Broker Check

Recently Laid Off? Financial Tips to Consider

| March 20, 2023

Facing a sudden job loss can cause a sense of panic or anxiety. Without a steady paycheck, it can be tempting to make short term, rash decisions, especially when it comes to personal finances. Below are a few tips to consider to help weather this period of uncertainty.  

File for Unemployment / Consider a Side Hustle or Gig Work

First and foremost, if you are laid off from your job, you should start the process of filing for unemployment benefits as soon as possible. The amount you ultimately receive will be dependent on how much you were making in your prior employment, if you have another job or other sources of income, and will vary state by state.

Another consideration for earning income during a period of unemployment is gig work or side hustles. If you decide to try and earn extra income this way, just be sure to do your research on how this may affect any unemployment benefits you may receive in your state. How much income you make from another part-time job, side hustle, or gig work could cause a partial reduction in how much you receive in unemployment benefits or could cause you to be ineligible for unemployment benefits all together.

Understand Your Health Insurance Options 

If you received health insurance benefits through your former employer, understand your options for maintaining coverage. Experiencing a lapse in coverage could be financially catastrophic. You may be able to maintain the coverage you had through your former employer under COBRA. However, by electing COBRA, you will be responsible for 100% of the premiums (which previously was likely split between you and your employer or was 100% covered by your employer) plus an administrative fee. Other options to explore besides COBRA include possibly being added to a spouse’s health plan if they allow for it, the health insurance exchange in your state, or purchasing a health insurance plan directly with an insurance company.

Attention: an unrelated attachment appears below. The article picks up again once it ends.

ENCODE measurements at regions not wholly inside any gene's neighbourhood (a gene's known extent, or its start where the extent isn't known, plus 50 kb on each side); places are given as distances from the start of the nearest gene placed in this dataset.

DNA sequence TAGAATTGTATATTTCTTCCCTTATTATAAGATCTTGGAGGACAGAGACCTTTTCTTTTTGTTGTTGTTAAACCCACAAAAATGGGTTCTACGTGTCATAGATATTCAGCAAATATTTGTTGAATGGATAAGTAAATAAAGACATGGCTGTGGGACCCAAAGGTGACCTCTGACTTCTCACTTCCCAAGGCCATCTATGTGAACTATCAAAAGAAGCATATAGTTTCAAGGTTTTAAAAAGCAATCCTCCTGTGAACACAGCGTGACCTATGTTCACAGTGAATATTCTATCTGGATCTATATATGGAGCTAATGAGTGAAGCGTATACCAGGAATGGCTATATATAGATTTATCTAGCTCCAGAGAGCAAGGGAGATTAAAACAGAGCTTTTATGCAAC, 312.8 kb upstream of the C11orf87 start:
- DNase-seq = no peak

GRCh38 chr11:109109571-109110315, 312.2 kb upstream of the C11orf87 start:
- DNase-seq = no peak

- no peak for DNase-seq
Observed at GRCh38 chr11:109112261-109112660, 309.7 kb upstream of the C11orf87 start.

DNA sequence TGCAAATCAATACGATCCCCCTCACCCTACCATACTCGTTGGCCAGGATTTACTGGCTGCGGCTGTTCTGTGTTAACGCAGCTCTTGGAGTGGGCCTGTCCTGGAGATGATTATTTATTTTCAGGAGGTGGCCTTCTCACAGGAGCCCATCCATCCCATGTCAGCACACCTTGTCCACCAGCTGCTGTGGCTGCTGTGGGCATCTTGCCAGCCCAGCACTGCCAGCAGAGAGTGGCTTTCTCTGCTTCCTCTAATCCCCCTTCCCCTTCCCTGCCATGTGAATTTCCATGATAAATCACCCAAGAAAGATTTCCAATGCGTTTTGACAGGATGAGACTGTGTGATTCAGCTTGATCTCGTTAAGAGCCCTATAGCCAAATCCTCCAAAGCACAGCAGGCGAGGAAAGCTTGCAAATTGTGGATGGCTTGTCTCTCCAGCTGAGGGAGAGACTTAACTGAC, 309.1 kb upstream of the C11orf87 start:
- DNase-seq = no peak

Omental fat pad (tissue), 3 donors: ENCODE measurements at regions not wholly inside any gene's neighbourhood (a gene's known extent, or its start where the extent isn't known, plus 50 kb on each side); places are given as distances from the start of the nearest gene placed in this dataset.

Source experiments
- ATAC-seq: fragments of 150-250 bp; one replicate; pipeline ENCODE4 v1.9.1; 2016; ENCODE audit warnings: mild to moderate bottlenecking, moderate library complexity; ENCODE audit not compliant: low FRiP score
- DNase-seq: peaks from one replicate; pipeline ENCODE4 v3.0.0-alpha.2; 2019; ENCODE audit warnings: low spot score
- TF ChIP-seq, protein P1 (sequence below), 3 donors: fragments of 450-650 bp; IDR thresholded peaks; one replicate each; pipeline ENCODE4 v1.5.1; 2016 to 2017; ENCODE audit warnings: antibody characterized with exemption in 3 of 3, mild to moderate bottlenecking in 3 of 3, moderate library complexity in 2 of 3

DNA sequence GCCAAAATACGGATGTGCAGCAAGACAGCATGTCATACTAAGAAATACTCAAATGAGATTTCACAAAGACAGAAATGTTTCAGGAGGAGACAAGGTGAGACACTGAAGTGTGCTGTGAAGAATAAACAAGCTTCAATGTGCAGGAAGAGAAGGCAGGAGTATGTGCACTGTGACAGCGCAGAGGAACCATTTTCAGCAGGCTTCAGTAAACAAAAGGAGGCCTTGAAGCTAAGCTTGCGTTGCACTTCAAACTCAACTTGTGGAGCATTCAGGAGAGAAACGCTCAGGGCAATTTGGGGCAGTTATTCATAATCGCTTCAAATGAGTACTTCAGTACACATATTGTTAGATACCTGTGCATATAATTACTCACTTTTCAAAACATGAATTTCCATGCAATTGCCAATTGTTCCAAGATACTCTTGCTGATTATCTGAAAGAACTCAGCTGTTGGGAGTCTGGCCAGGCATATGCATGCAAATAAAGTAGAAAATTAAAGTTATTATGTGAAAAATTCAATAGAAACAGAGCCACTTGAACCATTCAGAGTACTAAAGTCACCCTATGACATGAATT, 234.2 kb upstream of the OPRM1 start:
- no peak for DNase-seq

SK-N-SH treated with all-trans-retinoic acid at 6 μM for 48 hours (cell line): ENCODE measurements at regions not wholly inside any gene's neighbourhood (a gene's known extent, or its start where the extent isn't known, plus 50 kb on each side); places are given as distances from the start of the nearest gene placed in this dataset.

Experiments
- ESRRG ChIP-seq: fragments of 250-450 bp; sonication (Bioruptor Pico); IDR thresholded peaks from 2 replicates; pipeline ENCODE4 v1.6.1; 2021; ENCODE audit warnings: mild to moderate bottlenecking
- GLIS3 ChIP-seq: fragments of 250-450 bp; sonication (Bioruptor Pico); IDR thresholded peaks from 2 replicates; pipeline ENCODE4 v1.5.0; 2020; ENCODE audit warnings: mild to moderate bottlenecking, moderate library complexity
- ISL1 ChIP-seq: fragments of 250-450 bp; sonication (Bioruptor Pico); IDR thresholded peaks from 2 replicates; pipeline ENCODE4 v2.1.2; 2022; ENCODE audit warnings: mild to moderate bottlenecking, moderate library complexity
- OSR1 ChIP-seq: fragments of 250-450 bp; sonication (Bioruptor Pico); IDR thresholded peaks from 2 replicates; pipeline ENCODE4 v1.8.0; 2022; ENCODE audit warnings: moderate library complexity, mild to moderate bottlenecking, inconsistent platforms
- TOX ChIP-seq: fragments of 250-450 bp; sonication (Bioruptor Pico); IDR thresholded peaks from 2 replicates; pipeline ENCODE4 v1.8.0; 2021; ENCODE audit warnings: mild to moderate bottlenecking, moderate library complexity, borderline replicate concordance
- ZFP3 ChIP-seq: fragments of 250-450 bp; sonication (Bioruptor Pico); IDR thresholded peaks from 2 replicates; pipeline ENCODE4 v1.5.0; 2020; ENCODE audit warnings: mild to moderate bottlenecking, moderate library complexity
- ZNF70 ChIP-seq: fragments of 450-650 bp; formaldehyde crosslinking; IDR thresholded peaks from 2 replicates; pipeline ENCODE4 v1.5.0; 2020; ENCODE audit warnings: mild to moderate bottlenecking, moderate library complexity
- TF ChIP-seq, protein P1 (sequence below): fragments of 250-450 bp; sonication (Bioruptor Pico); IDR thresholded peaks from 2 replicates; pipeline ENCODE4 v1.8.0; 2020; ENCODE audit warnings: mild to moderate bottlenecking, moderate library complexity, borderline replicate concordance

Pay Down Debt

If you haven’t created a plan for paying down debt or you’re just making minimum payments, try to review and re-work your budget to see if there is room to pay more toward your debts (especially consumer debts like credit cards). Look closely at the non-essential expenses and see if there are things you can cut or do without. Whatever you save by cutting certain expenses could potentially be re-deployed toward paying down your debt faster.

Understand Options for Your Former Company’s Retirement Plan

You have options when it comes to your 401(k) or 403(b) that you may have participated in through your former employer. A financial advisor can help you understand your options and make a decision that suits your needs. Options may include: 1) keeping your money where it is (though small balances may not be allowed to stay in the plan. The typical threshold is $5,000 or less), 2) rolling over to an IRA, 3) rolling over to your next employer’s retirement plan, or 4) cashing out and paying all the taxes and potential penalties. While cashing out may be tempting during a period of uncertainty like a job loss, this is the worst option available and should only be done if you truly have no other alternatives to meet short term cash needs.   

Understand Equity Options

If you received non-salary compensation like stock options, time is of the essence to make a decision on whether to exercise vested options or not. Generally, you have 90 days or less to decide whether or not to exercise vested options, but be sure to ask/verify with your company how much time you have to exercise. A tax or financial advisor can help you evaluate your options and understand tax implications.

Review Other Benefits

You should evaluate what other benefits you may have been receiving through your former employer like life insurance and HSA/FSA benefits. If you had opted for extra life insurance beyond what your employer may have provided as a base benefit, you may be able to continue this coverage by paying premiums directly to the insurance company. If you had a Health Savings Account (HSA), this is typically portable if you enroll in a High Deductible Health Plan (HDHP) with a new employer. If you don’t enroll in another HDHP, you can still use your HSA dollars in the future for eligible health care expenses as needed. Flexible Spending Accounts (FSA) are typically not portable. Any unused dollars in an FSA after the date of termination are typically forfeited. Try to submit eligible claims through your termination date if possible.


Securities and Advisory Services offered through LPL Financial, member FINRA/SIPC, a Registered Investment Advisor. LPL Financial and Croxall Capital Planning do not provide tax or legal advice.  The opinions voiced in this material are for general information only and are not intended to provide specific advice or recommendations for any individual.